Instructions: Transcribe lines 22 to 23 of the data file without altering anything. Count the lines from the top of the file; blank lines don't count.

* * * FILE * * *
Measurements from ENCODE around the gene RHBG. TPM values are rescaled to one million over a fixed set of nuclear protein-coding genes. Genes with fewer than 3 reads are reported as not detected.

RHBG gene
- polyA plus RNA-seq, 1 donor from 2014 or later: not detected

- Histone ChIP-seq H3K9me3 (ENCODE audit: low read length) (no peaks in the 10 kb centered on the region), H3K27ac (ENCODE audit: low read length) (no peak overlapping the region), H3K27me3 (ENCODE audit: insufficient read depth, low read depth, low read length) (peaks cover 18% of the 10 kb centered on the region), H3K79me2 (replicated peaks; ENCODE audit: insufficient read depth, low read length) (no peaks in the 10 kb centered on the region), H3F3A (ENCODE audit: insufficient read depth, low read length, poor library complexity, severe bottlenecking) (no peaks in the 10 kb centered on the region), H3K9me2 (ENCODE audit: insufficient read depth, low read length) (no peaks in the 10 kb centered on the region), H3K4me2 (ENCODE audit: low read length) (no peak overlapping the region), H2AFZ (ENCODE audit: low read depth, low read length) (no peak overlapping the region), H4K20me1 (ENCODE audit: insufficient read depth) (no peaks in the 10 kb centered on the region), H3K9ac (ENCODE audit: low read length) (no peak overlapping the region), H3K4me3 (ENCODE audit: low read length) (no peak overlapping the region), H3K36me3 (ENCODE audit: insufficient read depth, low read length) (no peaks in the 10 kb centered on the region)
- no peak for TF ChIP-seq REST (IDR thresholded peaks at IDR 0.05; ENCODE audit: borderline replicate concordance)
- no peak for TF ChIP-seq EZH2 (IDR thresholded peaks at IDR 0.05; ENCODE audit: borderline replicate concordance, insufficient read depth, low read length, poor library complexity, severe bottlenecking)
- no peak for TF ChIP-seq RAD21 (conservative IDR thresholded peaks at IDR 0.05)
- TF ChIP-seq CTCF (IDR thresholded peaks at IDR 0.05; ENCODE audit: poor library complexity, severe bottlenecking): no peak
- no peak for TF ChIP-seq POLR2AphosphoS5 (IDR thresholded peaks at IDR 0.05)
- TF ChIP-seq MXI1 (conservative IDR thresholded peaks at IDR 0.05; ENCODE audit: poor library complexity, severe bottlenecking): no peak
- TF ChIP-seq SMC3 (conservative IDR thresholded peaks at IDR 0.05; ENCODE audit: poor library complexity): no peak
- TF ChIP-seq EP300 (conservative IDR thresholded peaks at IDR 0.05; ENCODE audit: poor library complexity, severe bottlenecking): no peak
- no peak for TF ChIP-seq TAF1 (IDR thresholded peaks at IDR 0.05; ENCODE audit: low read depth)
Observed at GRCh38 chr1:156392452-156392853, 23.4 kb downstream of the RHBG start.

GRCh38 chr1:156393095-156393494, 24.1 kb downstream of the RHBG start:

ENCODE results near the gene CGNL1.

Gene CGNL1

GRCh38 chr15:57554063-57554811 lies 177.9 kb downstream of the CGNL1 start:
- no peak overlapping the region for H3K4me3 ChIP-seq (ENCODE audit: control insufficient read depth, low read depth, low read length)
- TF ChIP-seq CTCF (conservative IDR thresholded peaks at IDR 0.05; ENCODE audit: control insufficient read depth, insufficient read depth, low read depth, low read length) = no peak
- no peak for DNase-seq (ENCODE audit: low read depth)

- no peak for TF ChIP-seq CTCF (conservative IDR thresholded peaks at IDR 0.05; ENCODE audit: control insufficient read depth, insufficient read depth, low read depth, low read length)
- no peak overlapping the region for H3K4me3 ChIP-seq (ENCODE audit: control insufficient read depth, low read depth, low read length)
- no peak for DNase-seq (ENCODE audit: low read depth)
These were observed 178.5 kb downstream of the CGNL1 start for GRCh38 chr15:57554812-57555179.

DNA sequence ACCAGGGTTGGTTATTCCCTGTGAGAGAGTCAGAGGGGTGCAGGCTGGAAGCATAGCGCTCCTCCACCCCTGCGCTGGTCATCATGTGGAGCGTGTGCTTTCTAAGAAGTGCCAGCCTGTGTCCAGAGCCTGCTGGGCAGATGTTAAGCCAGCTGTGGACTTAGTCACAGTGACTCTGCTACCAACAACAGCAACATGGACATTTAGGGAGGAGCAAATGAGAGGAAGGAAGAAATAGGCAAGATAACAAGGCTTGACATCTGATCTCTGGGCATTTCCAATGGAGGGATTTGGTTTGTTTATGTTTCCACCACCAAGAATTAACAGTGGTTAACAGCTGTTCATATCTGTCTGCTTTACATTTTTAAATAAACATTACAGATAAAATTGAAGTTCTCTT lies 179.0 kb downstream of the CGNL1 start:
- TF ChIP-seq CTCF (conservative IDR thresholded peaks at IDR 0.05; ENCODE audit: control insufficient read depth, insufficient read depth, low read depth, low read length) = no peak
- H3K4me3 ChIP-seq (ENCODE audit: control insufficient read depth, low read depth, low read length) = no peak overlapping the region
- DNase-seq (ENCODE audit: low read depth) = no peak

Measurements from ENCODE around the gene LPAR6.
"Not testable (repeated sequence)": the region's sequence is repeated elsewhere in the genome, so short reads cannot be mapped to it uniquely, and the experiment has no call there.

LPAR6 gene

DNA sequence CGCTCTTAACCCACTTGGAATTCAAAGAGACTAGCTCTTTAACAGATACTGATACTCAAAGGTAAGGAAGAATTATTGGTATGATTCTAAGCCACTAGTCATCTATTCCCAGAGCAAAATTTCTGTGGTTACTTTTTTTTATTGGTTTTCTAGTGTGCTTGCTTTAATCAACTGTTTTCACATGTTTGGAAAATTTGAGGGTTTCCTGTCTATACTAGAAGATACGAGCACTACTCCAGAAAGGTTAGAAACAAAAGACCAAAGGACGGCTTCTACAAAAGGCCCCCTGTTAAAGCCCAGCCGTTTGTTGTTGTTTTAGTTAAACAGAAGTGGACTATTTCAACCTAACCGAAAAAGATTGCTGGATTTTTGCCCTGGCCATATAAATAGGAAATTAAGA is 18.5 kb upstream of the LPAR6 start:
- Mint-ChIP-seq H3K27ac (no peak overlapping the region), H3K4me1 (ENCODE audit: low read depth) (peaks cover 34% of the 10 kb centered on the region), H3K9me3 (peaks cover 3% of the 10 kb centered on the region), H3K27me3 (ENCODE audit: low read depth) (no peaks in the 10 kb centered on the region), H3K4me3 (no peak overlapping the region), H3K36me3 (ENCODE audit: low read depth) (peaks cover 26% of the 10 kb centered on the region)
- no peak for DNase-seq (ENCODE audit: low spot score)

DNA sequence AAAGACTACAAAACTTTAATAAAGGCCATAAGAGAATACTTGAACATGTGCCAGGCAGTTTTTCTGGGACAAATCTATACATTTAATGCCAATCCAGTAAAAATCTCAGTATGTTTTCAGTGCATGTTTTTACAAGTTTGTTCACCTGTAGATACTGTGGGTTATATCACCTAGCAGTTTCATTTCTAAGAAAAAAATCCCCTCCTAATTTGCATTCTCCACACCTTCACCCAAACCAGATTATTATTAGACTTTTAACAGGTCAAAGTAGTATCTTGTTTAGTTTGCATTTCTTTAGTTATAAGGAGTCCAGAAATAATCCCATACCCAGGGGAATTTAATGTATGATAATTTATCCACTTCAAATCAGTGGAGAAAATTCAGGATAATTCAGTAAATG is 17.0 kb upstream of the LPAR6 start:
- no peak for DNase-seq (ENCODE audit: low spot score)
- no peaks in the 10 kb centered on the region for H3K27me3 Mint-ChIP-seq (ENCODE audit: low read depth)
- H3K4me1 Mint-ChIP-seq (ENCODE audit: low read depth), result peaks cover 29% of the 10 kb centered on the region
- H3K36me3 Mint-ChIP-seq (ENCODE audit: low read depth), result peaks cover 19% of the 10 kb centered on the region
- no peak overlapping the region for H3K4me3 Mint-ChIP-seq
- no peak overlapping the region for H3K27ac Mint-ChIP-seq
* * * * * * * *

- no peak for TF ChIP-seq CTCF (conservative IDR thresholded peaks at IDR 0.05; ENCODE audit: control insufficient read depth, insufficient read depth, low read depth, low read length)
- no peak overlapping the region for H3K4me3 ChIP-seq (ENCODE audit: control insufficient read depth, low read depth, low read length)